Monday, 30 December 2013

Mao Zedong was no god, says Xi Jinping

President Xi Jinping attempted a balancing act on the 120th anniversary of Mao Zedong's birth yesterday, praising the late Communist Party leader's teachings while acknowledging he was "not a god".

In a speech at the Great Hall of the People in Beijing to commemorate Mao's birth, Xi told party leaders that historical failures could not be blamed on individuals, nor could one person be credited with an era's success.

"Revolutionary leaders are men but not gods," Xi said. "We should not worship them like gods … but we should not negate them completely because they made mistakes.

"[We should] move forward, but can't forget the path that we have travelled."

Xi spoke after leading the other six members of the supreme Politburo Standing Committee to Mao's mausoleum, where they bowed three times before the late party patriarch's marble statue.

The anniversary speech was closely watched for insights into the direction of the ruling party under Xi, who serves as its general secretary as well as the state's president. Xi's defence of Mao's legacy and adoption of Mao-era slogans and organisation techniques have worried party liberals, reformists and activists who hoped he might crack open the door to political reform.

Analysts said Xi appeared to be trying not to lean to the right or left. "The remarks are a response to the recent ideology debates of the left and the right," said Pu Xingzu, a political scientist at Fudan University. "Xi is sending a message that he won't follow the old path of Maoism nor go astray towards Western democracy."

Xi said the party should embrace the "spirit" of Mao Zedong Thought - a guiding party doctrine including class struggle and constant revolution - to ensure its six-decade rule continues.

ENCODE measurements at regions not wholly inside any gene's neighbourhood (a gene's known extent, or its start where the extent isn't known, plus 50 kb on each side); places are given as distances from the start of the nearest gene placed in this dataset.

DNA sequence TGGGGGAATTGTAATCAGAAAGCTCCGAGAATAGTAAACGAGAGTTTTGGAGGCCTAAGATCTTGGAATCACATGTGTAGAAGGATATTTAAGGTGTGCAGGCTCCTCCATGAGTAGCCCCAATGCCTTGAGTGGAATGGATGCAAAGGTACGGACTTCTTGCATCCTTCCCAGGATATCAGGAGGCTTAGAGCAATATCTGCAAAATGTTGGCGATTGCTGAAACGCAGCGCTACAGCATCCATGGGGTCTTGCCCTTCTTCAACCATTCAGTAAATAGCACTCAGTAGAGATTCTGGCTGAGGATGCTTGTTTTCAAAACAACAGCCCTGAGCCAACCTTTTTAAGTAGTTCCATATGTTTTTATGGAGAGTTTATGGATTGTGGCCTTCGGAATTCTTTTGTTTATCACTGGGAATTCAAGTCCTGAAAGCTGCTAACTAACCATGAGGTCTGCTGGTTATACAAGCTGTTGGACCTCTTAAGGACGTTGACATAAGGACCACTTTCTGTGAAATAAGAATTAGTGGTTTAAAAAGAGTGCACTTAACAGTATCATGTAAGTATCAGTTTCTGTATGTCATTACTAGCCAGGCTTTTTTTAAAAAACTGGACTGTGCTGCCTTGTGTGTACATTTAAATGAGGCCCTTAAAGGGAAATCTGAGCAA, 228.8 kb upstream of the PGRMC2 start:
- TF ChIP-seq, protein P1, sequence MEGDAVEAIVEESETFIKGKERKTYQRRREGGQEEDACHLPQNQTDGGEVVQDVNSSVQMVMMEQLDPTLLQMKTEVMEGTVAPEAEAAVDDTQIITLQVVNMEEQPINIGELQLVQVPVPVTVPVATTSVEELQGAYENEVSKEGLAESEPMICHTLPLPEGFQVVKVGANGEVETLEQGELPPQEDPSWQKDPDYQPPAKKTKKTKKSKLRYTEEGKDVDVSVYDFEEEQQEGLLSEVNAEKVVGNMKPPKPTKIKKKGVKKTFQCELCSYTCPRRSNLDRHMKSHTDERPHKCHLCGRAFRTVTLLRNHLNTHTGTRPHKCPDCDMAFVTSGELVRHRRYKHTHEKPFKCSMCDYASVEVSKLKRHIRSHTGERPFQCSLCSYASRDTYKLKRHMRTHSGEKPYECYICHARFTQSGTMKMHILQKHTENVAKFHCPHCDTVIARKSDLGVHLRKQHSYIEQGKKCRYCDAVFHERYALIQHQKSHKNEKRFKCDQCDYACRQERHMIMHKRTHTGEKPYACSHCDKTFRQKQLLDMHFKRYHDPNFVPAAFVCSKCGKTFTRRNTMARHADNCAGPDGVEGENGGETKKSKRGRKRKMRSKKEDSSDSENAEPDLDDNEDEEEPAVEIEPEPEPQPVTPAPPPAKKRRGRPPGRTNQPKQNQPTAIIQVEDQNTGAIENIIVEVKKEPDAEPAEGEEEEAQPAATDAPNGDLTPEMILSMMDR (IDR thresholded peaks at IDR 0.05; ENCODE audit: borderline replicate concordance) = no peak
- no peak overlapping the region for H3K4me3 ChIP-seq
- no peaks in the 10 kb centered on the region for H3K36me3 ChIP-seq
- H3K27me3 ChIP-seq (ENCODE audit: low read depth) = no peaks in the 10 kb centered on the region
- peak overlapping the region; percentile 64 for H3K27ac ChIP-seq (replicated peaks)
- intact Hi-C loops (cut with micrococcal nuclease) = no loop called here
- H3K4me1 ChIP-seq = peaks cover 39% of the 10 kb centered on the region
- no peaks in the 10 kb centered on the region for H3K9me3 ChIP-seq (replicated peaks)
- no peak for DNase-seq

Xi said Mao's teachings can be summed up as "being practical and factual, staying close to the ordinary people and staying independent and autonomous".

The remarks elaborated on previous party statements on Mao Zedong Thought, but appeared to defend Xi's own policies, including an anti-corruption campaign and a more assertive foreign policy.

"All the diseases that could damage the party's advanced nature and purity should be seriously treated, and all the tumours that breed on the healthy skin of the party should be resolutely removed," Xi said. "To stay independent and autonomous means that Chinese people should take things into their own hands … No race and country can rely on external force or follow others to achieve their own revival."

Official ceremonies were held across the country, especially in Mao's home province of Hunan . But some unofficial events were banned. An organiser of annual "red songs" concerts to celebrate Mao's birthday in Hunan said they had been banned, although they could go to Mao's hometown of Shaoshan to pay tribute as individuals.

Others paid tribute in Beijing at the Mausoleum of Mao Zedong in Tiananmen Square.

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